The revelation that the Trump transition team colluded with Israel to sabotage a foreign policy initiative by the Obama White House made the news, sort of, when the story broke at the end of November. But it has since died, pushed down by the relentless pressure in the media to “disappear” all things critical of Israel or its behavior.
Thanks to the ongoing investigation of Russiagate by Special Counsel Robert Mueller, we Americans have learned that prior to President Donald Trump’s inauguration, some of his closest advisers responded to Israeli solicitation to derail a United Nations vote on illegal Israeli settlements in the occupied Palestinian territories. The effort to help Israel was implemented behind the scenes and in opposition to the official U.S. foreign policy.
Possible collusion with a foreign state has produced an avalanche of negative press coverage and congressional baying for blood related to Moscow and its President Vladimir Putin but similar action on the part of Israel has produced little to nothing in terms of a response from the Fourth Estate and political class.
Perhaps not too surprising, the story has actually taken a different turn, producing some opinion pieces, mostly from American Jews, insisting that Jared Kushner, the presidential son-in-law who was behind the effort, did the right thing because it was done “for Israel.” It is a sure sign of the invulnerability of those exercising Jewish power in the United States that something very close to treason involving a foreign country can be applauded with impunity. This is in spite of the fact that successful attempts to bury the story and even to justify what was done inevitably raises the issue of “dual loyalty” on the part of some American Jews who clearly see Israel as something that has to be protected and cherished even when it means doing serious damage to the American people and U.S. national interests.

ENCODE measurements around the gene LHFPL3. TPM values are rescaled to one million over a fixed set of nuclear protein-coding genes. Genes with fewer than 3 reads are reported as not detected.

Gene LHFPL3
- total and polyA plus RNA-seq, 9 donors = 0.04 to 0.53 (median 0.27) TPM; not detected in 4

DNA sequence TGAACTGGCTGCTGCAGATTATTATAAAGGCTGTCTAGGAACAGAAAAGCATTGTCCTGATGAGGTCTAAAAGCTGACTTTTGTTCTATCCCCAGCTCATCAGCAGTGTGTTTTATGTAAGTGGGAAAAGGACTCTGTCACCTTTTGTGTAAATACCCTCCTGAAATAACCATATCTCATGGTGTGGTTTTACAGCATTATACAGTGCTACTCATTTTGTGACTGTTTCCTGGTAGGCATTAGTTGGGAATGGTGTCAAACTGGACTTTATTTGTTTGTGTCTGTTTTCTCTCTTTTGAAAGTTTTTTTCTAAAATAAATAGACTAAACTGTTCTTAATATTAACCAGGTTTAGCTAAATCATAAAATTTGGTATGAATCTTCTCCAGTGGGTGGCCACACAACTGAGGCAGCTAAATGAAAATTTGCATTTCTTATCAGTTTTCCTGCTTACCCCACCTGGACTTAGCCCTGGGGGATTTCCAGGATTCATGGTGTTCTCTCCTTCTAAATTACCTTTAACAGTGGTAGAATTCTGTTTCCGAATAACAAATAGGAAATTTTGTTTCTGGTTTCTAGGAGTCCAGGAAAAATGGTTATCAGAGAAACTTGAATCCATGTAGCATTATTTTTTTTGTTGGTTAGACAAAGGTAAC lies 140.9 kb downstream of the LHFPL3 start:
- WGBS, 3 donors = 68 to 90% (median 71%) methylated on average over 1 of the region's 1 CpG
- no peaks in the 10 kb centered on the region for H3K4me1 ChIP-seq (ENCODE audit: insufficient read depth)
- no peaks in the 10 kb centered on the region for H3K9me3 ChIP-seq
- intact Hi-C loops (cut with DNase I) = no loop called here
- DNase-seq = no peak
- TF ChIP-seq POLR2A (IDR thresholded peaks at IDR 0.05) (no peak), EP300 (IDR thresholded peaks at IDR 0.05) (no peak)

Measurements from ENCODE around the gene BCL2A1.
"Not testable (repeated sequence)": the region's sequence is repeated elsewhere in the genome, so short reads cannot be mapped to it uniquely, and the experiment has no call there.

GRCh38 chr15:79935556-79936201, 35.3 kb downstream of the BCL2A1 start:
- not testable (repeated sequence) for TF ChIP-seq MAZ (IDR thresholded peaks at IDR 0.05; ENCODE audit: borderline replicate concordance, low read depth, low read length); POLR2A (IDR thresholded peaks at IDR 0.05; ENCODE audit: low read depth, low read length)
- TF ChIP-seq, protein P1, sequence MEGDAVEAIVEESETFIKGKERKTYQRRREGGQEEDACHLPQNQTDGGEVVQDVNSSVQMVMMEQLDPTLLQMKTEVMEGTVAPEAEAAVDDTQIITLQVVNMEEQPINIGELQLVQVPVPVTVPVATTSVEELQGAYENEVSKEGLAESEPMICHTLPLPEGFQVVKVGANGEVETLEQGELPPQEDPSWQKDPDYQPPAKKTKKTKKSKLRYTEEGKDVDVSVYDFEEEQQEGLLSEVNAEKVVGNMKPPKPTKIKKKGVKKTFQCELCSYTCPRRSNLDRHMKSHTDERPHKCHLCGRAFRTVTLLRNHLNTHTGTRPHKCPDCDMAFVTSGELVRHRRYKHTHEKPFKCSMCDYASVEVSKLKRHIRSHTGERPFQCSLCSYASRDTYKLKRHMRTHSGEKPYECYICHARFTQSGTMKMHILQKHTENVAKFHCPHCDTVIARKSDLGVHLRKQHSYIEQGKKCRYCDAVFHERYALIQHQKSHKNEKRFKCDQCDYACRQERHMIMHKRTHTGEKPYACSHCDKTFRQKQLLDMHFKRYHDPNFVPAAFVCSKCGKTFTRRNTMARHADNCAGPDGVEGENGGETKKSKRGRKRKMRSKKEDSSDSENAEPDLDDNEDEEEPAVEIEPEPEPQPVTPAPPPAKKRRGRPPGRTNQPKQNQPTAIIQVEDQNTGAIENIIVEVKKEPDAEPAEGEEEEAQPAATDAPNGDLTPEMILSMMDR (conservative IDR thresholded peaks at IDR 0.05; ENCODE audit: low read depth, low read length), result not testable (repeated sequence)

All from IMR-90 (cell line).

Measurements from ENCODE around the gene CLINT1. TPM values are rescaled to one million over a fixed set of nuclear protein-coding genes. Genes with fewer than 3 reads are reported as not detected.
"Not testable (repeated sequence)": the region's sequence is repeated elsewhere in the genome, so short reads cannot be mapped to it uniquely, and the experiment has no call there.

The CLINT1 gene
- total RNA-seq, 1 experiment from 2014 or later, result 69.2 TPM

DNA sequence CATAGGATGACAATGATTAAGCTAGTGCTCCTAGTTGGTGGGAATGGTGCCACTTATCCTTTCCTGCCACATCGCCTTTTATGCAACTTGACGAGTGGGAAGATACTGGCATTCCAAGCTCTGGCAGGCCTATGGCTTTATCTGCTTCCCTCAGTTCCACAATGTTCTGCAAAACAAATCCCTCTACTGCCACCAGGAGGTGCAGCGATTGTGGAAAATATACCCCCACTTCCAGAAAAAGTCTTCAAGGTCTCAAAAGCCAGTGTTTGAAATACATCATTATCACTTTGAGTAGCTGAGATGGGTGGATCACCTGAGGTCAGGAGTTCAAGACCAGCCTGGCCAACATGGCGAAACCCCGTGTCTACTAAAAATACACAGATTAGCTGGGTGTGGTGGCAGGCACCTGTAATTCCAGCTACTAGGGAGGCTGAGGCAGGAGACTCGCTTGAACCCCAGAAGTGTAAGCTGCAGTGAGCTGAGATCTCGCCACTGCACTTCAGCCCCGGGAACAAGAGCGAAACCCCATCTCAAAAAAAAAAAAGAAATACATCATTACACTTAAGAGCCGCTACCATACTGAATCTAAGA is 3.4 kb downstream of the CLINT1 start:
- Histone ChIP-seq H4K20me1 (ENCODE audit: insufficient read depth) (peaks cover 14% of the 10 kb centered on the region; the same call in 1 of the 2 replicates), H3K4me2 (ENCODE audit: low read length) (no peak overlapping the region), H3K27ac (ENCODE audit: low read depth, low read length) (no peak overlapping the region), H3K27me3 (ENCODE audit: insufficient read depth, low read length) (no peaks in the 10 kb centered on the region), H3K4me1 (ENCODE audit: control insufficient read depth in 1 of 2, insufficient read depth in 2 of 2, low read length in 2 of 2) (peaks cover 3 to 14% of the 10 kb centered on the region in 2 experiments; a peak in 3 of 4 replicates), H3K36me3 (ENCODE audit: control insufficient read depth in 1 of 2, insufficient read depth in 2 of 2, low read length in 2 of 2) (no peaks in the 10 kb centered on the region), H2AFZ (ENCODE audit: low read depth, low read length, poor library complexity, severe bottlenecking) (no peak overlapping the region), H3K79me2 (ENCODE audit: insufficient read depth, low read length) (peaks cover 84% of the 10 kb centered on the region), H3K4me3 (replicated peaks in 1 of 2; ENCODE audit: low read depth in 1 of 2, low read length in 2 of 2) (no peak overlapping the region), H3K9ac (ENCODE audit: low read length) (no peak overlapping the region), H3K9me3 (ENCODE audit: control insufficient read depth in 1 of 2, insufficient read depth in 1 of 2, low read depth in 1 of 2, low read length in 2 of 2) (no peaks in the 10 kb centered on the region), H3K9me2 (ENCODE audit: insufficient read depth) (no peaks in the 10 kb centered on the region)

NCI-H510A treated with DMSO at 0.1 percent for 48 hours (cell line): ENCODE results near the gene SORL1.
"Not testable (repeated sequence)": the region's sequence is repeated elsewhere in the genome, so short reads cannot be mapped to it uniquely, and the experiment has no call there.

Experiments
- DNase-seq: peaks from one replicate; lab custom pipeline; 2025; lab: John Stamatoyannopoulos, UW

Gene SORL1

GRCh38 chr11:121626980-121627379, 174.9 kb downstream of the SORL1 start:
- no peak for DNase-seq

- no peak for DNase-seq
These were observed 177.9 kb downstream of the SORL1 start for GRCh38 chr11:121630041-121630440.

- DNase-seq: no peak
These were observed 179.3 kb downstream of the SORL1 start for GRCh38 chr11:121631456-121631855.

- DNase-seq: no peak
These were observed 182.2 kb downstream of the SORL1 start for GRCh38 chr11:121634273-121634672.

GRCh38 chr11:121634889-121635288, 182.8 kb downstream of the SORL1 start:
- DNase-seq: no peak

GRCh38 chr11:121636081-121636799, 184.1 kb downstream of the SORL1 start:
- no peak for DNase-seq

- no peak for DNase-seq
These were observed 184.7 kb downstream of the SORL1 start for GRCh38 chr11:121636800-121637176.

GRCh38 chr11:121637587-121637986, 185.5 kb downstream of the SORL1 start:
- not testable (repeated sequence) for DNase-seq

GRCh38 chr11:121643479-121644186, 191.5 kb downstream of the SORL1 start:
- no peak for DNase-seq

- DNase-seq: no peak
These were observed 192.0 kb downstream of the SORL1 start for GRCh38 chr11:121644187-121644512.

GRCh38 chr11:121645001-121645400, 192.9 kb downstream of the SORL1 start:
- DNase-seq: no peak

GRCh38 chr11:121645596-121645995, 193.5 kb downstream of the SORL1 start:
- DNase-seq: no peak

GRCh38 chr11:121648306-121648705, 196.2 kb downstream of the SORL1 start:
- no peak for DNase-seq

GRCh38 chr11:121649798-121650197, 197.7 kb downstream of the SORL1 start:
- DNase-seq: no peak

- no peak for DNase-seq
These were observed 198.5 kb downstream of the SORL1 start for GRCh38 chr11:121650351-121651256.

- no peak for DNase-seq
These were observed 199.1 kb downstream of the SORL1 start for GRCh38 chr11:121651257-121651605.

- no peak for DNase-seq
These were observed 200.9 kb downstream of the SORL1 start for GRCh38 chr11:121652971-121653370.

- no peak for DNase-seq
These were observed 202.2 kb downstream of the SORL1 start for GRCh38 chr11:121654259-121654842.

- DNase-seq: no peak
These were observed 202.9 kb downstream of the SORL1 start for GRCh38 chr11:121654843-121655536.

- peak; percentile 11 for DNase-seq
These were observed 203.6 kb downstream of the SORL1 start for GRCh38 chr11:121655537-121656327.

One of the most illustrative opinion pieces written by an “Israel firster” appeared recently in Forward, America’s leading Jewish news and information website. It was entitled “Jared Kushner Was Right To ‘Collude’ with Russia – because he did it for Israel” before it was changed in the online edition to “Was Kushner doing the right thing?” The author, Daniel Kohn, lives in San Diego California. The article is particularly interesting as it makes a grotesque convoluted effort to not only justify what took place but also to sing the praises of Israel and all its works.
The extent to which the op-ed is characteristic of American-Jewish thinking regarding Israel is, of course, difficult to estimate but I would suspect that most Jews in the U.S., who are generally self-described progressives, would find much of it rather dubious, though many would be reluctant to openly criticize or counter the arguments being made for fear of ostracism by their community.